Amazon’s cloud division has rolled out AWS for Health, a set of services and partner solutions for healthcare, genomics and biopharma.
Amazon says the portfolio of solutions will help to accelerate innovation from “benchtop to bedside” as the tech giant pushes further into the healthcare and life sciences markets.
AWS for Health provides “proven and easily accessible capabilities” that help organizations increase the pace of innovation, unlock the potential of health data, and develop more personalized approaches to therapeutic development and care, Patrick Combes, director, head of technology – healthcare and life sciences at Amazon Web Services (AWS), wrote in a blog post.
The services within AWS for Health can help healthcare customers create holistic electronic health records to help clinicians make data-driven care plans and power population genomic initiatives to expand precision medicine accessibility, as two examples, Combes wrote.
Microsoft, Google and Amazon Web Services (AWS) are all pushing deeper into healthcare in a battle to provide cloud computing and data storage technology to hospitals.
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As part of AWS for Health, Amazon announced last week the general availability of Amazon HealthLake, a tool to make it easier for healthcare organizations to search and analyze data.
Healthcare organizations are creating vast volumes of patient information every day, and the majority of this data is unstructured, such as clinical notes, lab reports, insurance claims, medical images, recorded conversations and graphs.
This data must be aggregated, structured and normalized before the data can provide customers with valuable insights, and that is often a time-consuming and error-prone process.
Amazon HealthcareLake, which was announced in December, is a HIPAA-eligible service for healthcare and life sciences organizations that aggregates an organization’s complete data across various silos and disparate formats into a centralized AWS data lake and automatically normalizes this information using machine learning, according to the tech giant.
The service identifies each piece of clinical information, tags and indexes events in a timeline view with standardized labels so it can be easily searched, and structures all of the data into the Fast Healthcare Interoperability Resources (FHIR) industry-standard format for a complete view of the health of individual patients and entire populations.
“More and more of our customers in the healthcare and life sciences space are looking to organize and make sense of their reams of data, but are finding this process challenging and cumbersome,” said Swami Sivasubramanian, vice president of Amazon Machine Learning for AWS in a statement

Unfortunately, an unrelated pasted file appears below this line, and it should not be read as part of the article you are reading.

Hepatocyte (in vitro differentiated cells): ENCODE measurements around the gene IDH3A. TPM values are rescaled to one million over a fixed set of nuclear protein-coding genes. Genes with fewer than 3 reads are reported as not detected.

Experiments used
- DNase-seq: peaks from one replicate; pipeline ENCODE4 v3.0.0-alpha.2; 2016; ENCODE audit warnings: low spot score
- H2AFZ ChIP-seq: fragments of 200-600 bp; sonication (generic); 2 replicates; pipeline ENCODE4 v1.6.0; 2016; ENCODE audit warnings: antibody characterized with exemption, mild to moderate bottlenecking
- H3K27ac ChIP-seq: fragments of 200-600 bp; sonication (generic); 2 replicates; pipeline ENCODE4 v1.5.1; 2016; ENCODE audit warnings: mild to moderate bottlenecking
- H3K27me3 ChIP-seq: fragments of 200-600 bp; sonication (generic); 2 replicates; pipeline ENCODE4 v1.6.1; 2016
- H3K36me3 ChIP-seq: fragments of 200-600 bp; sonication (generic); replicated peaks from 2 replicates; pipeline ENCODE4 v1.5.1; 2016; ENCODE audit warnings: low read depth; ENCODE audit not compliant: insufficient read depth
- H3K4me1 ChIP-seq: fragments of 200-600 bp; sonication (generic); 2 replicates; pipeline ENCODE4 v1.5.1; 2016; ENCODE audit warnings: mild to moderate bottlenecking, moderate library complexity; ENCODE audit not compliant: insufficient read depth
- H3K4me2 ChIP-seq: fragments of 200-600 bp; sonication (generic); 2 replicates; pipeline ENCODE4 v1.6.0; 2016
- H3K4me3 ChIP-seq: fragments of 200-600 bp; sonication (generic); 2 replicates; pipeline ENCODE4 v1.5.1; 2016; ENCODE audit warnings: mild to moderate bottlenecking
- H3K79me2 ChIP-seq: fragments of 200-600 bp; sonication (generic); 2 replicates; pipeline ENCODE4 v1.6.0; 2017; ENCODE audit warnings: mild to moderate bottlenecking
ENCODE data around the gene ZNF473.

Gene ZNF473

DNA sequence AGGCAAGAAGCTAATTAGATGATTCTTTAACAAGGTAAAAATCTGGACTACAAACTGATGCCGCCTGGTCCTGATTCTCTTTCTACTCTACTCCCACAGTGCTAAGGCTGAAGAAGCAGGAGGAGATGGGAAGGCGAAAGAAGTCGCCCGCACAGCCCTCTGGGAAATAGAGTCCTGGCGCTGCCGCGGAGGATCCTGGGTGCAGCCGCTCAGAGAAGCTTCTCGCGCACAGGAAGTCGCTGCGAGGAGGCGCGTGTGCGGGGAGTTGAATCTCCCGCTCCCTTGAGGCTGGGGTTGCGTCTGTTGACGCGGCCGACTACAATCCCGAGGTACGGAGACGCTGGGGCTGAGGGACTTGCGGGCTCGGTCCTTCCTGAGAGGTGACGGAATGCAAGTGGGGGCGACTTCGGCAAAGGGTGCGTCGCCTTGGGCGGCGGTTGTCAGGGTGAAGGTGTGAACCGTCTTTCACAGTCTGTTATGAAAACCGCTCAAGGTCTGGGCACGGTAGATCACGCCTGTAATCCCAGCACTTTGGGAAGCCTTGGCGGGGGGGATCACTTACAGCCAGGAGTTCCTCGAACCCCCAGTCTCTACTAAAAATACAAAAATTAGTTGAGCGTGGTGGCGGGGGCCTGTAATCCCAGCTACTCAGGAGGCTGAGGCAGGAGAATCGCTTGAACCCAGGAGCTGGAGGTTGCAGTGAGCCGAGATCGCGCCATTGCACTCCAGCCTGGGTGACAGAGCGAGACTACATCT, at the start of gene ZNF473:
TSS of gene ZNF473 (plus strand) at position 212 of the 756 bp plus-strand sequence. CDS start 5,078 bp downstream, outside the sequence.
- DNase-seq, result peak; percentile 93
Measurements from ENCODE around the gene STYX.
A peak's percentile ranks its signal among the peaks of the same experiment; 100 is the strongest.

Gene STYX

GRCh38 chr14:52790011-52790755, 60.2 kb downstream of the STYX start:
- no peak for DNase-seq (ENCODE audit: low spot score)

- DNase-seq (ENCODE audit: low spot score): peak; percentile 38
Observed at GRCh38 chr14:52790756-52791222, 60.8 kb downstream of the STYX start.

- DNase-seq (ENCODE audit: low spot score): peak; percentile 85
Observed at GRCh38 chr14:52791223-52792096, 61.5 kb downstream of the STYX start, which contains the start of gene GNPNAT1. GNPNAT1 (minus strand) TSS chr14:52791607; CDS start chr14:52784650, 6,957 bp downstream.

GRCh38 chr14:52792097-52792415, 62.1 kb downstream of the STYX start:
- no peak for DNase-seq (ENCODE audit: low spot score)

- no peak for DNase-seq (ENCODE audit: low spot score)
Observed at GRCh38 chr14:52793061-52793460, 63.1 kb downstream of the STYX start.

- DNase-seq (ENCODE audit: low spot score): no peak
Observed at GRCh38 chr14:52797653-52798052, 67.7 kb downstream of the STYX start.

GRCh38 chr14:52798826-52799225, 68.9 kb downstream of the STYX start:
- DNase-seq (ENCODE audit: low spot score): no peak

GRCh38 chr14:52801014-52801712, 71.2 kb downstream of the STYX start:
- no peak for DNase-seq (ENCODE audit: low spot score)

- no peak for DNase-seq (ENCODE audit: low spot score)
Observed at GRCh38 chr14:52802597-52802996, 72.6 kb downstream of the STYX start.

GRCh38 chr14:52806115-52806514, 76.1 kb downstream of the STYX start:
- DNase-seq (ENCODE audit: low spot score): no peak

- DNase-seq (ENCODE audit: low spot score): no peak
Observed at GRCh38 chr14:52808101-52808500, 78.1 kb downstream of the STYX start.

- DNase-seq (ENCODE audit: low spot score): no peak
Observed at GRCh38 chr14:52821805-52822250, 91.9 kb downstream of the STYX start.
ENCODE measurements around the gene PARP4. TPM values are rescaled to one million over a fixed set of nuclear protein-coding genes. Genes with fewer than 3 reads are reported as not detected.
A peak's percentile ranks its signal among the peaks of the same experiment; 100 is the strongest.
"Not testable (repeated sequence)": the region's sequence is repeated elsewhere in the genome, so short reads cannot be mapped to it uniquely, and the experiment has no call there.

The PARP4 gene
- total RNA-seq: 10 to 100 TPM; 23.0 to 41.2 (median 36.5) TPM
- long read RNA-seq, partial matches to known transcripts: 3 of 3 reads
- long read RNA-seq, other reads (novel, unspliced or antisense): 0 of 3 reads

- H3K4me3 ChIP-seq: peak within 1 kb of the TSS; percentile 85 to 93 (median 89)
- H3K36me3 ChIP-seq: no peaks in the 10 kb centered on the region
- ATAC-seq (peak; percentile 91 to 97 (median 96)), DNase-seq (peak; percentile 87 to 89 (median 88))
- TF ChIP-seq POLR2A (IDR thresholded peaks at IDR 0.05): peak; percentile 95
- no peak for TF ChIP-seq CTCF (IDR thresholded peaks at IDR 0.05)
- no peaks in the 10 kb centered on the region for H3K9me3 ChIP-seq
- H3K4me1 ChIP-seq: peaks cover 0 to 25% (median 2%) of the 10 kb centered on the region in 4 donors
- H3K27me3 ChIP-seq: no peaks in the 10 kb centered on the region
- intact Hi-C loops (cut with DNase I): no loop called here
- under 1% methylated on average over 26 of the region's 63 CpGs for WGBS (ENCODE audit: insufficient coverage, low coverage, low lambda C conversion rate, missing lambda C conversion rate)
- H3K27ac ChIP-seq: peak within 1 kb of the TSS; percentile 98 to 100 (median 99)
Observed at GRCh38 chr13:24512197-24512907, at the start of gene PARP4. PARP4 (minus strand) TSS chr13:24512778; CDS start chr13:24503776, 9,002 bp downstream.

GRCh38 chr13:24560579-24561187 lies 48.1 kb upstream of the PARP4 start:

“We built Amazon HealthLake to remove this heavy lifting for healthcare organizations so they can transform health data in the cloud in minutes and begin analyzing that information securely at scale. Alongside AWS for Health, we’re excited about how Amazon HealthLake can help medical providers, health insurers, and pharmaceutical companies provide patients and populations with data-driven, personalized, and predictive care,” he said.
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Rush University Medical Center says that even in preview mode, Amazon HealthLake was an integral part of its COVID-19 response.
“It has enabled us to quickly store disparate data from multiple data sources in FHIR format in order to gain critical insights into the care of COVID-19 patients,” said Dr. Bala Hota, vice president and chief analytics officer at Rush University Medical Center.
Rush also used HealthLake’s natural language processing to extract information such as medication, diagnosis, and previous conditions from doctors’ clinical notes to examine barriers to healthcare access.
“With the HealthLake API, we created a mobile app to provide insights into care gaps across the West Side of Chicago. Amazon HealthLake enables us to accelerate insights and drive decisions faster to better serve the Chicago community,” Hota said.
Other organizations using Amazon HealthLake include Cortica, InterSystems and Redox.
Personalized medicine company CureMatch uses the analytics tools to turn molecular profile data from the EHR into FHIR format to run advanced analytics and algorithms to assist oncologists, according to Philippe Faurie, vice president of professional services at CureMatch.